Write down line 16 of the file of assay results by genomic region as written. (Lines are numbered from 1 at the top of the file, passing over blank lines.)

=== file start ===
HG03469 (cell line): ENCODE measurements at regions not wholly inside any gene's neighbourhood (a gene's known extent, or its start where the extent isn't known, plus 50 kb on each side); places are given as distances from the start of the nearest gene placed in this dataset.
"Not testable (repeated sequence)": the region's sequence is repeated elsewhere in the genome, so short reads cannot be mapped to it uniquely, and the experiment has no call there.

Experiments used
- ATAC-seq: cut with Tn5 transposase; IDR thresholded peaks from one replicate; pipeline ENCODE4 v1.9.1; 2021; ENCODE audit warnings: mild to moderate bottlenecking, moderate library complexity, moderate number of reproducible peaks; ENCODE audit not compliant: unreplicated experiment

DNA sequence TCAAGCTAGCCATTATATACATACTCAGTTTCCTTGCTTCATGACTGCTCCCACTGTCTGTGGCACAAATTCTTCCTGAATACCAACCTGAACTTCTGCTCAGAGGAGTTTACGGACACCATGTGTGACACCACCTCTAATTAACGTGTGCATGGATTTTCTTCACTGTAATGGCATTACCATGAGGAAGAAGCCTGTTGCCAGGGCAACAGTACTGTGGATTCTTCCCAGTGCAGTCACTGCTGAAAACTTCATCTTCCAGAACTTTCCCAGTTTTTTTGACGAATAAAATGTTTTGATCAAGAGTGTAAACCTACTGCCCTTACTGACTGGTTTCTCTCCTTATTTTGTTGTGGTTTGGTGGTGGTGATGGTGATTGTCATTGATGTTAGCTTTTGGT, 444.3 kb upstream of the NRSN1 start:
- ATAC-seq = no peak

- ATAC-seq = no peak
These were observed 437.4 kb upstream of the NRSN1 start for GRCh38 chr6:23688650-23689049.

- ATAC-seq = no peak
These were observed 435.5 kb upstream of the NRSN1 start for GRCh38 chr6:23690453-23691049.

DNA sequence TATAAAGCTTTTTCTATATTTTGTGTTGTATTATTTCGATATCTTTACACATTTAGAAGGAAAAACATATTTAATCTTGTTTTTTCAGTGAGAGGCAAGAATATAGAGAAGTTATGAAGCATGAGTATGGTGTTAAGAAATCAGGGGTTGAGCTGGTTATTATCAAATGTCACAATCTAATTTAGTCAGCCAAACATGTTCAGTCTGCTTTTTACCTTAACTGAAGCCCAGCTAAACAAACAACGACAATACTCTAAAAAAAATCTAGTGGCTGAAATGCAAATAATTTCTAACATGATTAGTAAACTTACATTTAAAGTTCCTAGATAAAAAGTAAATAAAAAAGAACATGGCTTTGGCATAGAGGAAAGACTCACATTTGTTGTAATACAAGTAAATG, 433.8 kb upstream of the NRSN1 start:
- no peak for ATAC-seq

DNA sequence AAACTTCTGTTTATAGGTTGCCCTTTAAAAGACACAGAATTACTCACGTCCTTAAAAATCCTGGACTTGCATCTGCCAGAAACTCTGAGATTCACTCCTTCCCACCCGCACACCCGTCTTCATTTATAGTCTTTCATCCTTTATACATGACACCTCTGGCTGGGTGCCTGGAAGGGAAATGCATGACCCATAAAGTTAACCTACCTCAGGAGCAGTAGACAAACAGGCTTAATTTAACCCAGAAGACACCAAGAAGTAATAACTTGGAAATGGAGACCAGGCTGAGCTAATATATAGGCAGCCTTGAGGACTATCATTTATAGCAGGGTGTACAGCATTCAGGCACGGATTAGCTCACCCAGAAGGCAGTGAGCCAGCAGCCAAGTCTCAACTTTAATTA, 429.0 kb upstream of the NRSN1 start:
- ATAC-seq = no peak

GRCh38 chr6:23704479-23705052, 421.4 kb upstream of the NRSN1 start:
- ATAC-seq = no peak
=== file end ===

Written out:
- ATAC-seq = no peak